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Following the US chipmaker’s slump on Wall Street with dismal earnings projections, Intel Corp. was set to erase nearly $8 billion in market value, triggering fears of a personal computer market downturn.

In addition to the impact of slow growth in the data center business, the company forecast an unexpected first-quarter loss that was $3 billion below estimates for revenue.

Hans Mosesmann of Rosenblatt Securities, one of the 21 analysts to lower their price targets on the stock, said that "no words can portray or explain the historic collapse of Intel."

While rivals Advanced Micro Devices and Nvidia recovered from severe premarket losses to trade flat, Intel shares dropped more than 7%. After releasing a poor forecast, Intel supplier, KLA Corp., saw a 5% decline as well.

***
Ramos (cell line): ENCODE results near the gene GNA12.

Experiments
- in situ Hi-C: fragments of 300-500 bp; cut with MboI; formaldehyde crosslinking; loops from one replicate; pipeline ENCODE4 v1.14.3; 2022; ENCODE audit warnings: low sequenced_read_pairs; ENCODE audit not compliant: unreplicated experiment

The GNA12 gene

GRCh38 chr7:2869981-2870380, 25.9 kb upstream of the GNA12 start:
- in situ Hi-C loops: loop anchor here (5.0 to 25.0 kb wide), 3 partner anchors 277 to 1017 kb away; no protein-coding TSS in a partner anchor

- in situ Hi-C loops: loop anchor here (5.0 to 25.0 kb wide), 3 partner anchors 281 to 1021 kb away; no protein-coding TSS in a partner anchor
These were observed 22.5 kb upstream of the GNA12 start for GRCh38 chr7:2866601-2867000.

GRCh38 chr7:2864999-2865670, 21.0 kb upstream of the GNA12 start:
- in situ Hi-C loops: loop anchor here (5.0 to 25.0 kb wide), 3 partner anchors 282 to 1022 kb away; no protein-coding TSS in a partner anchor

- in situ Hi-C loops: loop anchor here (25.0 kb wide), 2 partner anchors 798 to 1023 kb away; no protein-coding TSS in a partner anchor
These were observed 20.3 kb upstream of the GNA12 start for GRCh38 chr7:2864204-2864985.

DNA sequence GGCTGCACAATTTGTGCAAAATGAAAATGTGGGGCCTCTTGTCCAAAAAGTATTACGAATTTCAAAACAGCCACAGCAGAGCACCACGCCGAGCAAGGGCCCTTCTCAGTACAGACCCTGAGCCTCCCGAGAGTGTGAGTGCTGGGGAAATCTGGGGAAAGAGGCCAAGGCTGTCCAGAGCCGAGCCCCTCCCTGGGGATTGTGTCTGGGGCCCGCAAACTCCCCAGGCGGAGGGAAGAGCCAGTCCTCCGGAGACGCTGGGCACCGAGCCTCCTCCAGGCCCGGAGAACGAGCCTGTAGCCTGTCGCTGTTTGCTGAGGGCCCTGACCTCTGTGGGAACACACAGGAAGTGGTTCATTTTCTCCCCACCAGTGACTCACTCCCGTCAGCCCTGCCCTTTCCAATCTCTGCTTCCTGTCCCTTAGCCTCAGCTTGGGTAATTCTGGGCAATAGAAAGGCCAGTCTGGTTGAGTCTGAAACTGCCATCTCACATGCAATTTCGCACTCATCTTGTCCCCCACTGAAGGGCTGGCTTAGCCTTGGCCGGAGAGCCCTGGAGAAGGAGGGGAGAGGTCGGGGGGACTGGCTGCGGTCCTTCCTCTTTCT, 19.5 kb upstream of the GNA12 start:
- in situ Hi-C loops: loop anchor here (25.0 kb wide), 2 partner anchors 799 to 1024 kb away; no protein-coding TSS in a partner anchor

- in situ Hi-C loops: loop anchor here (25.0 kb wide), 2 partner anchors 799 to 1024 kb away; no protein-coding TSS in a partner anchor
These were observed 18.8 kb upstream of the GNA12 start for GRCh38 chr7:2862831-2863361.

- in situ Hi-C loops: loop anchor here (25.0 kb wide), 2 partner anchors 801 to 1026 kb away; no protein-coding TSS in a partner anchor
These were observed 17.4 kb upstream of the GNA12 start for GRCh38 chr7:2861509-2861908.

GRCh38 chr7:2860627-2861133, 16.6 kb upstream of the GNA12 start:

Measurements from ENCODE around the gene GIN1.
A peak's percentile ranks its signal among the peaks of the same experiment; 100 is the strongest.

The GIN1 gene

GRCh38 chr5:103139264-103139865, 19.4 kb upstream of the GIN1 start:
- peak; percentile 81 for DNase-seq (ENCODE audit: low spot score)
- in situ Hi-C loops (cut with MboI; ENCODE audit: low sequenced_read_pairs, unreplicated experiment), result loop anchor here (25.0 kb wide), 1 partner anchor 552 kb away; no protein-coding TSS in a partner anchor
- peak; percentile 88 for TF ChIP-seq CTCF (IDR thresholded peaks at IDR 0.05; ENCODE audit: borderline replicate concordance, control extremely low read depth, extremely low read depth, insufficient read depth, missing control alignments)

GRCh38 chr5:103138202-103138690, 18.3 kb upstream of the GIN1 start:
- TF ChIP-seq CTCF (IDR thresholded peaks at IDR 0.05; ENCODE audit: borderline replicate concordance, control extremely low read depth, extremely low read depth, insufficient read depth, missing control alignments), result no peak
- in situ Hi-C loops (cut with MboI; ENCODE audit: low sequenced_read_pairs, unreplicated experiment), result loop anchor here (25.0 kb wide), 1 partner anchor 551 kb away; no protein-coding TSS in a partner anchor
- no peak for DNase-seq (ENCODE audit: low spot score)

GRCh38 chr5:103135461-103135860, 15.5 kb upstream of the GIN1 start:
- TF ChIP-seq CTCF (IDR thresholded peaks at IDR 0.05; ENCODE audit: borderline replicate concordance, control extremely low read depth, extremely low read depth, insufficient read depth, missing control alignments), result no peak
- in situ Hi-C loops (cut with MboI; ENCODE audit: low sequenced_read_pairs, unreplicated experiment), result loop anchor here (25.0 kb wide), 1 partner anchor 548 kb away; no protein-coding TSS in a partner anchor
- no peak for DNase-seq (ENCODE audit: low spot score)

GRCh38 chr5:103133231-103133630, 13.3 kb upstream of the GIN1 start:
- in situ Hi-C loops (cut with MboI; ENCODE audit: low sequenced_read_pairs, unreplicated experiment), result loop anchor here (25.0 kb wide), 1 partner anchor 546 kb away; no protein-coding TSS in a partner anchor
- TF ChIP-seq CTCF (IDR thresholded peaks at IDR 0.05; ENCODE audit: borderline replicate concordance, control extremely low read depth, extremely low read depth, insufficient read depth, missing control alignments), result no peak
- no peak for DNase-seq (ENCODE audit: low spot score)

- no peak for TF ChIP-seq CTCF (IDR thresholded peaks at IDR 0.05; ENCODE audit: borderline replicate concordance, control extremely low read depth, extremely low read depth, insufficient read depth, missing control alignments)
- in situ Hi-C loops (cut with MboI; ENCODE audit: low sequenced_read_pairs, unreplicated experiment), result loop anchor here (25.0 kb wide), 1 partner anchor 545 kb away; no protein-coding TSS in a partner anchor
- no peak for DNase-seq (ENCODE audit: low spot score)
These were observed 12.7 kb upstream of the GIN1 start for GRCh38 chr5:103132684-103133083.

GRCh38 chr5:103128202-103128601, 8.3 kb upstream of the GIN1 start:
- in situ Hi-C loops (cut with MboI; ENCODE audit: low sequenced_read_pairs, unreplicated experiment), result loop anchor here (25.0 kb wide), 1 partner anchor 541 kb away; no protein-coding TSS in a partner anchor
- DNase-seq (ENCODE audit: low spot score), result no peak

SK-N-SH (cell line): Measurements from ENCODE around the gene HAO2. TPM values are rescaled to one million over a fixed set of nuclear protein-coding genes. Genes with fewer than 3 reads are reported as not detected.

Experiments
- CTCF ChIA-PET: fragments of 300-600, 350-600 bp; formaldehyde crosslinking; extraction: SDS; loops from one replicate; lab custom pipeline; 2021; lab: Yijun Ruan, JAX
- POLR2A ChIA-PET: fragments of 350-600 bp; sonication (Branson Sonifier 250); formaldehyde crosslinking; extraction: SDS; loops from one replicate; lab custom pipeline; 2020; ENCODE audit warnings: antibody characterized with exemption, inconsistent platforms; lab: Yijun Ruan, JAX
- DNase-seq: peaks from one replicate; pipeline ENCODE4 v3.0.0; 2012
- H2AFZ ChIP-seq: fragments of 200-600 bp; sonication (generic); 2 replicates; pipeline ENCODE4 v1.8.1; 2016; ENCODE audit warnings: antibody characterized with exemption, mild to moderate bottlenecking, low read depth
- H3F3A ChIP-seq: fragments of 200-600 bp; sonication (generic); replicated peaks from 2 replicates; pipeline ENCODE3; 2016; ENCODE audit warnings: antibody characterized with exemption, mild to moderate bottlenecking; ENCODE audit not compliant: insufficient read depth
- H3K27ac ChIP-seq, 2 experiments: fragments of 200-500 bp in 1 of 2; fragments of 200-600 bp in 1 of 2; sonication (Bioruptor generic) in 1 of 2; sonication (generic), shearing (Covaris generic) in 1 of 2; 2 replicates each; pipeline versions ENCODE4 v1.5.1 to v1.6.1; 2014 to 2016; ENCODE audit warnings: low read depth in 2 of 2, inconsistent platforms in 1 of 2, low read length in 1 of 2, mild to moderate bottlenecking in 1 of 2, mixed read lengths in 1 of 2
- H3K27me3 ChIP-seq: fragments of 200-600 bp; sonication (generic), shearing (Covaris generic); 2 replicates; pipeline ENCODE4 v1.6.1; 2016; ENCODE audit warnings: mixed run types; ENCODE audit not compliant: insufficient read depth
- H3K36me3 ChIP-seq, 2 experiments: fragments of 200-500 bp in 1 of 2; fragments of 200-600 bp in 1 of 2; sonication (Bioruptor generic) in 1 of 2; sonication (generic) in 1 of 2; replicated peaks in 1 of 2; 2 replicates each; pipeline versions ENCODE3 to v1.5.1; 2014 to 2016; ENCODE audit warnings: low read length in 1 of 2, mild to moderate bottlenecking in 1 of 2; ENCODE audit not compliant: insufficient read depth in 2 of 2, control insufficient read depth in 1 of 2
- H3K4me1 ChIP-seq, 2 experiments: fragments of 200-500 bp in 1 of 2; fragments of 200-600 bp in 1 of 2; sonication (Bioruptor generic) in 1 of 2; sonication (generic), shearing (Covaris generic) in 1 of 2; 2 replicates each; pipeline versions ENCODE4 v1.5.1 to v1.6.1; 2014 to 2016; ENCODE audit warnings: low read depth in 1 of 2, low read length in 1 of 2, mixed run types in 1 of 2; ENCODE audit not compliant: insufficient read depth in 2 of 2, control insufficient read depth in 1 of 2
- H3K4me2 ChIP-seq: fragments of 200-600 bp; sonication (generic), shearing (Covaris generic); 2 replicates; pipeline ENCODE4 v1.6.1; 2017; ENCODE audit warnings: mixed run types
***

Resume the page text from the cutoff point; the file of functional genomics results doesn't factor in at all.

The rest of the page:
The dismal outlook highlighted the difficulties Chief Executive Pat Gelsinger faces as he works to restore Intel’s dominance in the market by boosting contract manufacturing and constructing new facilities in the US and Europe.

The company has been steadily losing market share to competitors like AMD, which uses contract chipmakers like Taiwan's TSMC to produce chips that are more advanced than Intel's.

According to Matt Wegner, analyst at YipitData, AMD's Genoa and Bergamo (data center) chips should continue to increase their market share because they outperform Intel's Sapphire, Rapids processors in terms of price and performance.

Intel generated $7.7 billion in cash from operations in the fourth quarter and distributed $1.5 billion in dividends, with a $3 billion cost reduction target for this year. In 2023, analysts project that capital expenditures will be in the neighborhood of $20 billion.

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